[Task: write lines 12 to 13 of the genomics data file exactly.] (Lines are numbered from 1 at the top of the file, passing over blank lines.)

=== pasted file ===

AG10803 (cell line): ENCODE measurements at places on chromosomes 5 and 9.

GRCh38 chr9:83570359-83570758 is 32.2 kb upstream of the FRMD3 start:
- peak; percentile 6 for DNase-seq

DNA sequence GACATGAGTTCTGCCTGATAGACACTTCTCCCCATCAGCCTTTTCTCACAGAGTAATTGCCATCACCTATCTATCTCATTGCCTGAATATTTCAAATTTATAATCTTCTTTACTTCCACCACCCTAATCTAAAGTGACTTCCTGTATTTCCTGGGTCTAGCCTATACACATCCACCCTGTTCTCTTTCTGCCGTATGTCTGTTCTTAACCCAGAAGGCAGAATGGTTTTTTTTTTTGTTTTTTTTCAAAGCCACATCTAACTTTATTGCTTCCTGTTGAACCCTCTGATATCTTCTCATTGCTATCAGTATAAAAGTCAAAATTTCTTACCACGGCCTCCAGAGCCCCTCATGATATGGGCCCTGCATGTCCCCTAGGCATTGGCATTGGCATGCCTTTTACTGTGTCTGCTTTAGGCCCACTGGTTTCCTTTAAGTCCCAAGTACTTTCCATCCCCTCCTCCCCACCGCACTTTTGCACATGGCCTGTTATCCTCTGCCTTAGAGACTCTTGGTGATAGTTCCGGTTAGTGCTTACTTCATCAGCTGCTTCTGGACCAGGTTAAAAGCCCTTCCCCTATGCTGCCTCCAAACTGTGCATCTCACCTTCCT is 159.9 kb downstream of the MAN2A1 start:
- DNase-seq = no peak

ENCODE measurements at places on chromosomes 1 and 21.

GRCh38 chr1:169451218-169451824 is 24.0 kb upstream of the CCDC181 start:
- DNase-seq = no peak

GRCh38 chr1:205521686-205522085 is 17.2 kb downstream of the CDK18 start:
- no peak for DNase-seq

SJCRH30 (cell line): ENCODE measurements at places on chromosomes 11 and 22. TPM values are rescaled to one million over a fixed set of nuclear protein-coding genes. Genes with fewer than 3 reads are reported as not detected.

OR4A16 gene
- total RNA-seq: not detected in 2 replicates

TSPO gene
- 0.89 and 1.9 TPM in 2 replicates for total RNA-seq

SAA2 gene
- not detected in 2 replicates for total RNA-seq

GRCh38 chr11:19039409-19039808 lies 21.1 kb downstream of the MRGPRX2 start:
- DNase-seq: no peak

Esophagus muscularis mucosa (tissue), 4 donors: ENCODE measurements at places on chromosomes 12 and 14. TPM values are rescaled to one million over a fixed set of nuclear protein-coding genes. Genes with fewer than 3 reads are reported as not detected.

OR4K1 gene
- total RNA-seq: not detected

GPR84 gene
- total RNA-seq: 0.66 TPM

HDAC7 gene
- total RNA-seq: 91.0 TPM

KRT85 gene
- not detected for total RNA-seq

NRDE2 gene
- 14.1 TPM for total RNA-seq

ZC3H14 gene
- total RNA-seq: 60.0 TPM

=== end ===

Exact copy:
OR4A16 gene
- total RNA-seq: not detected in 2 replicates